Welcome to the University of Dayton Libraries' guide to ENG 198 with Professor Chung. Click on the tabs to explore the many resources available to support the research requirements for this course.
Fairy tales have been present in our culture across media—from oral tradition to literature to movies and new media including the Internet. Told and retold in various historical/cultural contexts, fairy tales reveal complicated discourses on gender, race, class, sexuality, ability, nation, etc. and ultimately raise questions about how humans ought to make meaning in an uncertain world. As a renowned fairy tale scholar Jack Zipes argues, “We are always in the process of making and remaking ourselves, and in many respects, the making and remaking of fairy tales charts our struggles to be at home with ourselves and at home with the cultures that affect us” (Jack Zipes, “Filmic Adaptation and Appropriation of the Fairy Tale” p.15).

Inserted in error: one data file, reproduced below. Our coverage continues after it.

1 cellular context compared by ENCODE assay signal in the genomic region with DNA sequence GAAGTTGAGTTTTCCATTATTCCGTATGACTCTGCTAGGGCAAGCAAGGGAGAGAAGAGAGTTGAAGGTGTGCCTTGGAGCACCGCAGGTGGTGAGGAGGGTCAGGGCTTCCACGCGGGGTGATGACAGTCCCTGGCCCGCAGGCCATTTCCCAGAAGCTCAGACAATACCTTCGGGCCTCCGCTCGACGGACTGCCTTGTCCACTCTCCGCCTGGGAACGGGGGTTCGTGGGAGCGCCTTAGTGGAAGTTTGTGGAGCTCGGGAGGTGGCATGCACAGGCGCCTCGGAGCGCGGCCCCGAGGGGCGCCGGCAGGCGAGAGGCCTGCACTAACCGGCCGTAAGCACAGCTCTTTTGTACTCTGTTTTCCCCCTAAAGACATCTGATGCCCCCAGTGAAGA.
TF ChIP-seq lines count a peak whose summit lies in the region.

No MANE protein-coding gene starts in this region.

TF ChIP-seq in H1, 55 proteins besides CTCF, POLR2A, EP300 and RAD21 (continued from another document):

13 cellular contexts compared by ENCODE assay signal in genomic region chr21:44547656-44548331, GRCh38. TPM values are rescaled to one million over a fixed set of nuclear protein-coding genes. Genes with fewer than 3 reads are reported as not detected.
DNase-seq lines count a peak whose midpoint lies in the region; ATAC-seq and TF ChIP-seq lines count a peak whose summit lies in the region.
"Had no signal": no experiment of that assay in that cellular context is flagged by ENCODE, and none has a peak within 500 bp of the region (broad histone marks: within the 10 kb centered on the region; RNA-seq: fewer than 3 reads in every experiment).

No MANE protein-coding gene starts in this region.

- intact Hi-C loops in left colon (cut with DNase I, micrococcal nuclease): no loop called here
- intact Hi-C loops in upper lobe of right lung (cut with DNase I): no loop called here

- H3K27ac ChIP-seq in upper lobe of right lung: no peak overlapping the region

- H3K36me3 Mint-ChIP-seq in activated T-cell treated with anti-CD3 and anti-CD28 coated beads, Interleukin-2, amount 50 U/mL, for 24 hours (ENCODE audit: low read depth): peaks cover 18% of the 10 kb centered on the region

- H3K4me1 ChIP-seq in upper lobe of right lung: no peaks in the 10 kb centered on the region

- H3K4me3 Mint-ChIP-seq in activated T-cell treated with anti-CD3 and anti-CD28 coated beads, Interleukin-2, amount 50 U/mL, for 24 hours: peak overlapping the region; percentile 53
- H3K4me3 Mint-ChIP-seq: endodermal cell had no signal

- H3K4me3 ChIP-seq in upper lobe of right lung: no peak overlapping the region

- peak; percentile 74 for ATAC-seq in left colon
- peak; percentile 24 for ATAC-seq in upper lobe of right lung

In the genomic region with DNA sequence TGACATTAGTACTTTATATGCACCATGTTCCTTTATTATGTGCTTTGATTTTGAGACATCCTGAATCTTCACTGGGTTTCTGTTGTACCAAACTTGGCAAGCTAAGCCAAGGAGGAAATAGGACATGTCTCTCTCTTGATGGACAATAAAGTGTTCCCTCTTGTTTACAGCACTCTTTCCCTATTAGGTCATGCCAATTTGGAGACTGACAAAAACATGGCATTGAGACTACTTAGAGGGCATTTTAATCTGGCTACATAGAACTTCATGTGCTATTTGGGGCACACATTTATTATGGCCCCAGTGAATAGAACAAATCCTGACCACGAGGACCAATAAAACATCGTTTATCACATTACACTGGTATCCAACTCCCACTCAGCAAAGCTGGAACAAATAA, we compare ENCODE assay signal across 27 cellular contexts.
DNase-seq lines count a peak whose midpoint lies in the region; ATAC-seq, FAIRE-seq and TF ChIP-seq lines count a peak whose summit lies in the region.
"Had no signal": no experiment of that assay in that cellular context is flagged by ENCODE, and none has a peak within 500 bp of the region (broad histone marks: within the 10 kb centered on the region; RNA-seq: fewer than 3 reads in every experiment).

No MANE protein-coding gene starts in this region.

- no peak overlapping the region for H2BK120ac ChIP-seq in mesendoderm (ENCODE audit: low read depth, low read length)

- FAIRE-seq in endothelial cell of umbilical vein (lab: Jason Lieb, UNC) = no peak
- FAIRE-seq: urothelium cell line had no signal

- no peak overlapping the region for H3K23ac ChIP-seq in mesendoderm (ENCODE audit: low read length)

The main goal of our course is to read, analyze, and revision fairy tales to explore various social and cultural issues as addressed in the tales, shape our own belief about those issues and advocate what we believe. We will try to engage with fairy tales critically and creatively for audiences in the academic context and beyond through class discussions, written arguments, and creative retellings. In doing so, we will address the following questions: What is the significance of the continual telling and retelling of fairy tales? What is their societal role and cultural purpose? How can we reimagine the meaning of fairy tales to understand our own time? In our attempt to answer these questions throughout the course, we will learn that multiple readings and retellings of a text create a network of meanings and discourses, which leads to the understanding that openness to diversity and critical engagement through literacy are central to human communication.